Halfway Point of FY 2015 Shows Higher Deficit than FY 2014
The Congressional Budget Office (CBO) has released its Monthly Budget Review for March, rounding out the first half of Fiscal Year 2015. The report shows a first half deficit of $430 billion, $17 billion higher than the deficit reported for the same period in FY 2014. In its March baseline, CBO projected the FY 2015 deficit would be $486 billion, $1 billion higher than FY 2014; CBO doesn't indicate whether the actual totals so far are better or worse than expected.
Between FY 2014 and FY 2015, spending has grown by 6.6 percent while revenue has grown by 7.4 percent. Driving the growth in revenue are sizeable increases in individual and corporate income taxes as a result of economic growth. On the spending side, growth is driven by the Affordable Care Act's (ACA) coverage provision being in effect for the entirety of FY 2015 - unlike FY 2014, where it was not in effect for the first three months - and by lower offsetting receipts from profits received by Fannie Mae and Freddie Mac.
|The Federal Budget in the First Half of FY 2015 (Billions of Dollars)|
|Area||FY 2014||FY 2015||$ Change||% Change||Full-Year Projection*|
|Individual Income Tax||$585||$642||$57||9.7%||8.0%|
|Corporate Income Tax||$118||$133||$15||12.8%||2.2%|
*Full-year projection taken from CBO's March 2015 budget outlook
Compared to projections, both spending and revenue are growing faster than projected for the full year, although it is reasonable to expect both growth rates to slow during the year. This would happen for revenue because the remaining months would have the tax extenders in effect, which was not the case in FY 2014, and for spending because the remaining months would have the ACA coverage provisions in effect for both fiscal years, resulting in a more comparable level of spending.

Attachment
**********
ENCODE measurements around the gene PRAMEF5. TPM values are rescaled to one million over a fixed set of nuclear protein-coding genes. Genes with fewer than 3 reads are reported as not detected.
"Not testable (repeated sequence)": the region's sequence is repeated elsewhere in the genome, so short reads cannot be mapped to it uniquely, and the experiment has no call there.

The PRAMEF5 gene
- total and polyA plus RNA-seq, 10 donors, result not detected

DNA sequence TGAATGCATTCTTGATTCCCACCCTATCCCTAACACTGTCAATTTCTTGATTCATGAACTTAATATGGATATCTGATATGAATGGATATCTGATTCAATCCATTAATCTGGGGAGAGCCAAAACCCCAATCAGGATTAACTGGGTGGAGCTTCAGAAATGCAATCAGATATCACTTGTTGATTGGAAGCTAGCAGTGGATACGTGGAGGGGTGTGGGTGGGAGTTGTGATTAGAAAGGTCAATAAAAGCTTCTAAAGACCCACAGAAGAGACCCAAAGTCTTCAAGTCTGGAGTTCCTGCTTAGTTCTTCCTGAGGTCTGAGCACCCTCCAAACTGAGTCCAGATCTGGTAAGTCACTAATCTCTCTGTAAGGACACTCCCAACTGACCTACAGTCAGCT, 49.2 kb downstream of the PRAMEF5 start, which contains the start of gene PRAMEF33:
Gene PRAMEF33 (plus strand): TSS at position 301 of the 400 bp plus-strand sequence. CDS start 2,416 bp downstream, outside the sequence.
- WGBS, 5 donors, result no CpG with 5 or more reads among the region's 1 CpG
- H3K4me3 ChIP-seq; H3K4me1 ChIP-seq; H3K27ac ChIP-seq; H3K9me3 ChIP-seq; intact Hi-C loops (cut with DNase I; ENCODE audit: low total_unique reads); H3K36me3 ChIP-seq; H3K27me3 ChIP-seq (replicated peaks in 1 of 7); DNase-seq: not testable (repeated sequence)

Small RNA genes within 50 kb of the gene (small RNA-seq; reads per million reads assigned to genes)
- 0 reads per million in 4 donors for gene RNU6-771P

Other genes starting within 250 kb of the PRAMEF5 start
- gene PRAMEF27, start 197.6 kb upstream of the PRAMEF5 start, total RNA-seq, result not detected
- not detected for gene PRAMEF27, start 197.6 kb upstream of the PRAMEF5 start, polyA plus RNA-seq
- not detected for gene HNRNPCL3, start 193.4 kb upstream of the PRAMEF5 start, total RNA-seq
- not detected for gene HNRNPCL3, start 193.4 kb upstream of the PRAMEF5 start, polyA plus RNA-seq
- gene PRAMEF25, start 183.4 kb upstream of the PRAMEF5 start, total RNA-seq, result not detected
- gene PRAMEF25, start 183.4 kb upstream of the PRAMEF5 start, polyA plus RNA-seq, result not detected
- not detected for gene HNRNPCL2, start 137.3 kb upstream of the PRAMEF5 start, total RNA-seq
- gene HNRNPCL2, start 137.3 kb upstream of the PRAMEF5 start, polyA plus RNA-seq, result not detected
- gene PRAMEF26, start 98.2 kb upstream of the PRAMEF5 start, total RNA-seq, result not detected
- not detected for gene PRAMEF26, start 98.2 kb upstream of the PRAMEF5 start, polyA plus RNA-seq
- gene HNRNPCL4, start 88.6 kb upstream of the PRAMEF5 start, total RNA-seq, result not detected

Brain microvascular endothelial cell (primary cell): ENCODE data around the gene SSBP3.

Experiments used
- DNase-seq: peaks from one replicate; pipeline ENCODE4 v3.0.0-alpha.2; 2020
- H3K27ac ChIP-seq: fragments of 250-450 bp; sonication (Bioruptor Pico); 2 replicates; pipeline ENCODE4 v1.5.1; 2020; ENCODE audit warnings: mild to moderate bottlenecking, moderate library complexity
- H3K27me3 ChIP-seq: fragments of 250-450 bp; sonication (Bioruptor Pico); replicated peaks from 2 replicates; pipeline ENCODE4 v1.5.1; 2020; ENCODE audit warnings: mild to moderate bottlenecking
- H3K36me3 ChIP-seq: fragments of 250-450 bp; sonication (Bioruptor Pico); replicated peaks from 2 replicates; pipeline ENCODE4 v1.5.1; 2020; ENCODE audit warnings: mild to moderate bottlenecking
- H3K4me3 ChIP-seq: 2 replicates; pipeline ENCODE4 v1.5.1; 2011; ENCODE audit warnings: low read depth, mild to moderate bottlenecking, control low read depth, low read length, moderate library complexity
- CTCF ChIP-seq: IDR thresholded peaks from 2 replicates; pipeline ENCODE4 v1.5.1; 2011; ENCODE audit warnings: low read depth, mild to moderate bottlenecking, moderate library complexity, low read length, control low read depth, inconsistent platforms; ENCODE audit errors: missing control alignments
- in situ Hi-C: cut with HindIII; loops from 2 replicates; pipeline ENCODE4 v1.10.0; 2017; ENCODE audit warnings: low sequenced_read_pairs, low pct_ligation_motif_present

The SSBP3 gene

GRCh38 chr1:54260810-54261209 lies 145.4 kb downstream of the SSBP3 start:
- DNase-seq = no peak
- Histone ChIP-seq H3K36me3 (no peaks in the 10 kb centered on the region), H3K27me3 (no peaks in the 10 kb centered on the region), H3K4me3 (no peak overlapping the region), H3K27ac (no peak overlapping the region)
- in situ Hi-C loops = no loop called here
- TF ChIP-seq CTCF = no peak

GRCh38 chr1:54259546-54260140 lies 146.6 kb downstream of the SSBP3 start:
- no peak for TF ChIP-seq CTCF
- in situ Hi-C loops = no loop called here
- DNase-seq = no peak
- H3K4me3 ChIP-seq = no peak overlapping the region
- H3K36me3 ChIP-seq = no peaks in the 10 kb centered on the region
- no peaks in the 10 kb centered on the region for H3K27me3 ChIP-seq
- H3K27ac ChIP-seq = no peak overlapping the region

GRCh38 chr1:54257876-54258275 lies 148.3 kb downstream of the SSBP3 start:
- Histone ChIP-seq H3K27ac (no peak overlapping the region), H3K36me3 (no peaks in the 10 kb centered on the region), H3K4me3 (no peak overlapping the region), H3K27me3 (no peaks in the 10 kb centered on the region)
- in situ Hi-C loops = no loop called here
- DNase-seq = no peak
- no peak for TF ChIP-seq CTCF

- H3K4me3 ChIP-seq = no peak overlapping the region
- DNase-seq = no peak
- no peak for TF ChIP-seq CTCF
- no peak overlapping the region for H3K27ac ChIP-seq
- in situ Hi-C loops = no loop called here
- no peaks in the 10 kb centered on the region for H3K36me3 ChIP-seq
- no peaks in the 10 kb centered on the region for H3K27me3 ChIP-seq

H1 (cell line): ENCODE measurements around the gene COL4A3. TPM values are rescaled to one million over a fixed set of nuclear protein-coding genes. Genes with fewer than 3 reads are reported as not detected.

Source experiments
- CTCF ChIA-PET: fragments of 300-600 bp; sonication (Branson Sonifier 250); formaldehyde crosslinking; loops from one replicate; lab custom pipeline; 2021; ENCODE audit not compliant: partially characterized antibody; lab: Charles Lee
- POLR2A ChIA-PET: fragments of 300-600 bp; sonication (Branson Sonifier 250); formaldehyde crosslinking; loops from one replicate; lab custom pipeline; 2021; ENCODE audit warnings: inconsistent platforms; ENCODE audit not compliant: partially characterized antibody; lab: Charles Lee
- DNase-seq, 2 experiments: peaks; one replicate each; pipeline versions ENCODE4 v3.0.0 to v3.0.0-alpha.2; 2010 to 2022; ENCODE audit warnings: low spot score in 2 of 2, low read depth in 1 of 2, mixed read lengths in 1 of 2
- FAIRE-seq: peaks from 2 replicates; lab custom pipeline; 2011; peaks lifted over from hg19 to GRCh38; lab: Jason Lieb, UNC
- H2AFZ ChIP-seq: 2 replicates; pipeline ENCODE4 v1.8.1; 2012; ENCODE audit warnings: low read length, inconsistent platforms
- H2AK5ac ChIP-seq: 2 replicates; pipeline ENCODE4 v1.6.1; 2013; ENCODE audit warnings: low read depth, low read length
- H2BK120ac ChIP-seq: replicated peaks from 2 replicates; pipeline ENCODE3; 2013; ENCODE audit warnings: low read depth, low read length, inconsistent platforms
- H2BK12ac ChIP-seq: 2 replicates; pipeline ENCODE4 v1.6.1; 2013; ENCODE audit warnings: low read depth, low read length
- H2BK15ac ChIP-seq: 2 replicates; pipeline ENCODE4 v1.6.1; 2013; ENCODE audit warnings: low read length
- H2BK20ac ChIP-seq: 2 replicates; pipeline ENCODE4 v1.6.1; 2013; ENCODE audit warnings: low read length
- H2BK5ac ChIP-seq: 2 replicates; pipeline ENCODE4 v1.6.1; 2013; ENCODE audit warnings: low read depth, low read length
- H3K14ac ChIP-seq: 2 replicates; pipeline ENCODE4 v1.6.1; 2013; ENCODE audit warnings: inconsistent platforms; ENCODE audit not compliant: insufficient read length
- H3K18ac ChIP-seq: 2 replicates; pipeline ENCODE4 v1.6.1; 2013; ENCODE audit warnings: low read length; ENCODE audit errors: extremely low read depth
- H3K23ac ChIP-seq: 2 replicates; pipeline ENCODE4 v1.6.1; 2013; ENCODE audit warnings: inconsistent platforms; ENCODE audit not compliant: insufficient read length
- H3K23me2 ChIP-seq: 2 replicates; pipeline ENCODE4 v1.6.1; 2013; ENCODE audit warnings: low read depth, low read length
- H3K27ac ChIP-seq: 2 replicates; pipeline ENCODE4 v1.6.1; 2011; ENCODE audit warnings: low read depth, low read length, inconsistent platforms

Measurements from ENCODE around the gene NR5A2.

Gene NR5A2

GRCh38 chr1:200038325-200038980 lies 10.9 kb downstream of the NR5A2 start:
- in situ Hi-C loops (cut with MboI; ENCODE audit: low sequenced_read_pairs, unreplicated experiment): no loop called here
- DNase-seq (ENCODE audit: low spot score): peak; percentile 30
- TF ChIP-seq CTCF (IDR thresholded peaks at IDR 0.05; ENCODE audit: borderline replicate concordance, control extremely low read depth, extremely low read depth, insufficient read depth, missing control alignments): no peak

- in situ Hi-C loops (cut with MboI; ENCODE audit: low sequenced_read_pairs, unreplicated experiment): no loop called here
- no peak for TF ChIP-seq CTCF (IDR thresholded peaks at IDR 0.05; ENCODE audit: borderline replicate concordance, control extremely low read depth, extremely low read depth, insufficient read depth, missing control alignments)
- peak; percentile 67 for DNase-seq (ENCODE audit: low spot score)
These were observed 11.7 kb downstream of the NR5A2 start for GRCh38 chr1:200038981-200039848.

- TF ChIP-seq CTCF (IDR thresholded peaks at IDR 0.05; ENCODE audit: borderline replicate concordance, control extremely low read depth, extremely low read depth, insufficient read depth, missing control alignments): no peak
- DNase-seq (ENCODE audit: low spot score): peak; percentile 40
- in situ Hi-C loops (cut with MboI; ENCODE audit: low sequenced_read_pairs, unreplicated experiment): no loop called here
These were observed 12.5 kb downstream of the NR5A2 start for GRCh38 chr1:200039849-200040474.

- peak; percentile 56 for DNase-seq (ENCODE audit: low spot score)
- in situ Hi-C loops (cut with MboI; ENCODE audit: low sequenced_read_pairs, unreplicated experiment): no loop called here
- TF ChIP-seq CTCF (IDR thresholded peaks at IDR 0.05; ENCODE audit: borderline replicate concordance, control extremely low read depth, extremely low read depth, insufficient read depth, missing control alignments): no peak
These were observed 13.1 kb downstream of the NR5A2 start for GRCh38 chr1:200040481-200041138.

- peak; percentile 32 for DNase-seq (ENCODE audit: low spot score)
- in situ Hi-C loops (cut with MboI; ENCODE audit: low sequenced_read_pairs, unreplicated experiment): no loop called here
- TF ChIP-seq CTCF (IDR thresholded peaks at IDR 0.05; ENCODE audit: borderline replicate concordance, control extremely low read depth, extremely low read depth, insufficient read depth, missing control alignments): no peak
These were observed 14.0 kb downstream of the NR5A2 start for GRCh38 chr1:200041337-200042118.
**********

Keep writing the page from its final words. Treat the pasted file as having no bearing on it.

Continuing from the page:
The tax extender effect means that corporate income tax growth will likely come down, since it is experiencing growth so far that is 10 percentage points above what CBO projects for the full year. Similarly, Medicaid spending growth is well above its full-year projection, but that will come down as more months unfold with the Medicaid expansion being in effect for both fiscal years.
Medicare growth, after being very low last year, has also been 5 percentage points higher than full-year projections. CBO indicates that this growth is largely due to one-time payments made to prescription drug plans for unexpected spending growth in 2014 and for the use of electronic health records, so it may subside as the year goes on.
On a favorable note, net interest spending has declined by 14 percent compared to FY 2014 while it was expected to stay flat in full-year projections. CBO explains that the decline is due to unusually large principal reductions in inflation-protected securities, although interest rates staying lower than CBO expected surely also plays a role.
Projecting the budget is inherently uncertain even just a few months out. April is usually a large surplus month for the federal government, and it may be even more so this year because of the new individual mandate taxes and the reconciling of insurance subsidies with actual income data. We'll see how the budget matches up with CBO's expectations over the next six months.